Replace Known Key for Decrypt with Resign

For the Decrypt -- Resign action, the system replaces the public key. The Replace Key checkbox determines how to apply the decrypt action to self-signed server certificates.

If deselecting the Replace Key checkbox, self-signed certificates are treated like any other server certificate. Secure Firewall replaces the key and resigns the certificate. Generally, the endpoint is configured to trust Secure Firewall and therefore trusts the resigned certificate.

If Replace Key is selected, self-signed certificates are handled differently. The system replaces the key and generates a new self-signed certificate causing the endpoint's browser to generate a certificate warning.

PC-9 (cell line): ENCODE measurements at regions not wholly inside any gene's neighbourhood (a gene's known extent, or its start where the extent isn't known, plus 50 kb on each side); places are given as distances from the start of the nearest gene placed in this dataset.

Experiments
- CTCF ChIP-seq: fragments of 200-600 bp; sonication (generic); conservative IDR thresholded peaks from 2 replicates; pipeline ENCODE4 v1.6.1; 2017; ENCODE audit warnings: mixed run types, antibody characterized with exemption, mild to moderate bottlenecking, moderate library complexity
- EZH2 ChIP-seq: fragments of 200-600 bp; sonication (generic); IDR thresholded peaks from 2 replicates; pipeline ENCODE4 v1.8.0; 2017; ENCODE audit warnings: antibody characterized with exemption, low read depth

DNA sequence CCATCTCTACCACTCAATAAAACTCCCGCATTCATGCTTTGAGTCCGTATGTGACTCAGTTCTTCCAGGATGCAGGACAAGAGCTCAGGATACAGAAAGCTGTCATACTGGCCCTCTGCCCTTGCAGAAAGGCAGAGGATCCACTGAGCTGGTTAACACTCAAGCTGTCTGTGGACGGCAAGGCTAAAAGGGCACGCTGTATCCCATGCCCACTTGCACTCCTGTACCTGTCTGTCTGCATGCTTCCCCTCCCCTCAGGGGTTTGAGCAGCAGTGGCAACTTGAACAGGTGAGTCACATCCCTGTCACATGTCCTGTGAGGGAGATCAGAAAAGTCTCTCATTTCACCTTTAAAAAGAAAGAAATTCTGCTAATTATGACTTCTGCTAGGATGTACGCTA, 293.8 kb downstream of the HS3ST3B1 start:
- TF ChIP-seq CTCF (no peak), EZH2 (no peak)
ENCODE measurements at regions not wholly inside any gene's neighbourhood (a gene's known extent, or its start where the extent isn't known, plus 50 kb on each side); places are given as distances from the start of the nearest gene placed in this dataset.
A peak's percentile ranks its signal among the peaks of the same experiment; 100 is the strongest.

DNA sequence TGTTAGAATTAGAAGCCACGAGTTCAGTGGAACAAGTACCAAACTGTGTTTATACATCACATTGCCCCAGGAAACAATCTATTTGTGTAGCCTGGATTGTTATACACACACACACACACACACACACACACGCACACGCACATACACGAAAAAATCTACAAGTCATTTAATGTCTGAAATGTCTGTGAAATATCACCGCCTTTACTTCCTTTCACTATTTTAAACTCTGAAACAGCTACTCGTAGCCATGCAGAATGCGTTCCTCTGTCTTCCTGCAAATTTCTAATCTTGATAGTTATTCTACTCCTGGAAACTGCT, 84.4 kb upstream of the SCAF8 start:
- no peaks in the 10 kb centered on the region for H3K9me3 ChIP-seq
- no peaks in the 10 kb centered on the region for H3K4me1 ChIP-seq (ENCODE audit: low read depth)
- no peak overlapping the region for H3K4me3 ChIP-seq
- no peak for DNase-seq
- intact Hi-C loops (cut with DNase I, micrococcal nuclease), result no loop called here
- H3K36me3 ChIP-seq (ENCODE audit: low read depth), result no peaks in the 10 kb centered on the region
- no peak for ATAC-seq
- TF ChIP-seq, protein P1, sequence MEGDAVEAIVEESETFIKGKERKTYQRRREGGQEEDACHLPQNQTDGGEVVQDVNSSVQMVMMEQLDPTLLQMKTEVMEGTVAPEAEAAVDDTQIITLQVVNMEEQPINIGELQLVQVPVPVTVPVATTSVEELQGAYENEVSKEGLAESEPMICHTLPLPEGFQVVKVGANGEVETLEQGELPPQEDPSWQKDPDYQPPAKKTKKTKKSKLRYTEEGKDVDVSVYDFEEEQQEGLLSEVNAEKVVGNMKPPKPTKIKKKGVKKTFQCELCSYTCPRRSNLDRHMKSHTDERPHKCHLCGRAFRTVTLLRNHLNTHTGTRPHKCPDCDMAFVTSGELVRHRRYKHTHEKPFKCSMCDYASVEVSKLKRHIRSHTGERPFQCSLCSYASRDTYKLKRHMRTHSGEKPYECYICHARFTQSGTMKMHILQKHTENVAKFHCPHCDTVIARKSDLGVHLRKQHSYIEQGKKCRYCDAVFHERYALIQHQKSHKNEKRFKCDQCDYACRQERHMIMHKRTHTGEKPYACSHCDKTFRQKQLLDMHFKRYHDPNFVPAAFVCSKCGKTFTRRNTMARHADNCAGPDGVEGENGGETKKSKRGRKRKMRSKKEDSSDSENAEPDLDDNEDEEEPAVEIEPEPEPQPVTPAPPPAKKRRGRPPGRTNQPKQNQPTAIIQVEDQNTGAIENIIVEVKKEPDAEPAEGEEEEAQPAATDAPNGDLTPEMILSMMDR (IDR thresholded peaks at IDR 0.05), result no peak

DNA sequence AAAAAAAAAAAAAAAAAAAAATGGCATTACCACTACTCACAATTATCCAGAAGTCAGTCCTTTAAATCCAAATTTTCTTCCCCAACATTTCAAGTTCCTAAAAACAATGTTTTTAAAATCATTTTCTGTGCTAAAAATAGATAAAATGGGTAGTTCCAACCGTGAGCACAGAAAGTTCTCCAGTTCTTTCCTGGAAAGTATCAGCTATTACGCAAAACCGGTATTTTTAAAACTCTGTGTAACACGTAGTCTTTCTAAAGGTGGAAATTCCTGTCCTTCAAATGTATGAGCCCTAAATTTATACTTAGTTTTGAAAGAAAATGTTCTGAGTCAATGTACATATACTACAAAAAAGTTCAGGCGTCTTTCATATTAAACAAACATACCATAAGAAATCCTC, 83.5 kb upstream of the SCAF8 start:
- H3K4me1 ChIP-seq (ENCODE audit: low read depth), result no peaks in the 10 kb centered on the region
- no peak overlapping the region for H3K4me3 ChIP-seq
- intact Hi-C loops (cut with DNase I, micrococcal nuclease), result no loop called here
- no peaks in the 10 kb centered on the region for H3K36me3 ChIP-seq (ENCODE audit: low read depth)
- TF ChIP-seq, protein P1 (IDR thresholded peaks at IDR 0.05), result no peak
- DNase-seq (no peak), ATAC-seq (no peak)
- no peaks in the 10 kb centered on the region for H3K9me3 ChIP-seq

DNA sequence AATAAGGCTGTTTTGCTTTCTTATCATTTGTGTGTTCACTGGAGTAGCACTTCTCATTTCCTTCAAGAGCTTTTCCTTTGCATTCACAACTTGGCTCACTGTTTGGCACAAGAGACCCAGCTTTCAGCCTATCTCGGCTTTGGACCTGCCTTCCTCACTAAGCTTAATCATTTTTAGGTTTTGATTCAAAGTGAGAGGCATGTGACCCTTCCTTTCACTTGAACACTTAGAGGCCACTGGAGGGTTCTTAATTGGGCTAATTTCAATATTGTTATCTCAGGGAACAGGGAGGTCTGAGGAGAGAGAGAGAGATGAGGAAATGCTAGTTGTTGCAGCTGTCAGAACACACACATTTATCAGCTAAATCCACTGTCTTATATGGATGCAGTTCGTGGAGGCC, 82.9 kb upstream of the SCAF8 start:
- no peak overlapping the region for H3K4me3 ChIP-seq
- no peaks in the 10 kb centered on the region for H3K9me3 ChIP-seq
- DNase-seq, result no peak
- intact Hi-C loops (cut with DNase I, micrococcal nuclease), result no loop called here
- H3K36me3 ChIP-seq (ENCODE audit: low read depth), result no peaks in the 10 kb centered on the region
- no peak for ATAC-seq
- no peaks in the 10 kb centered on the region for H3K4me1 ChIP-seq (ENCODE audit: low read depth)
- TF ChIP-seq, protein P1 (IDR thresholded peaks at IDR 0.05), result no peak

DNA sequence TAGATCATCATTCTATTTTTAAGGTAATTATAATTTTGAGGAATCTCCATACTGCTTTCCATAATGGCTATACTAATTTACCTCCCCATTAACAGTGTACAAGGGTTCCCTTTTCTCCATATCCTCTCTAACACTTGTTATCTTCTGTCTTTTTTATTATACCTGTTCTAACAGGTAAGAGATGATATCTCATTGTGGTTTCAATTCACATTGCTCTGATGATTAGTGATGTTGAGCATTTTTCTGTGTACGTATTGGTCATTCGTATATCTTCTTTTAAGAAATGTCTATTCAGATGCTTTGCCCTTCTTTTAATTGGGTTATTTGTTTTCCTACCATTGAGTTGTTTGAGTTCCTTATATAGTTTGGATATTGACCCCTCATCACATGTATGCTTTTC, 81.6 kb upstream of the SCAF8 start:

EUN (End User Notification) for Blocked Traffic

**Figure 16:**  End User Response Configuration

Figure 16: End User Response Configuration

The HTTP Block Response page is configured as part of the Access Control Policy settings and displayed for HTTP and HTTPS(TLS) connections blocked by FTD. However, for TLS connections, the Block Response Page is displayed only if the TLS connection is decrypted by the SSL policy before an access control policy rule blocks it.

The Block Response Page is not displayed for TLS traffic not decrypted by FTD, irrespective of the reason for the traffic block.

TLS Client Hello Modification

If the TLS Client Hello message matches a Decrypt - Resign rule, FTD will modify it. This function is enabled by default. Along with other information present in the TLS Client Hello packet, FTD uses the SNI field to predict the need for modification. However, since the TLS SNI can be spoofed, the final decision is based on the Server response.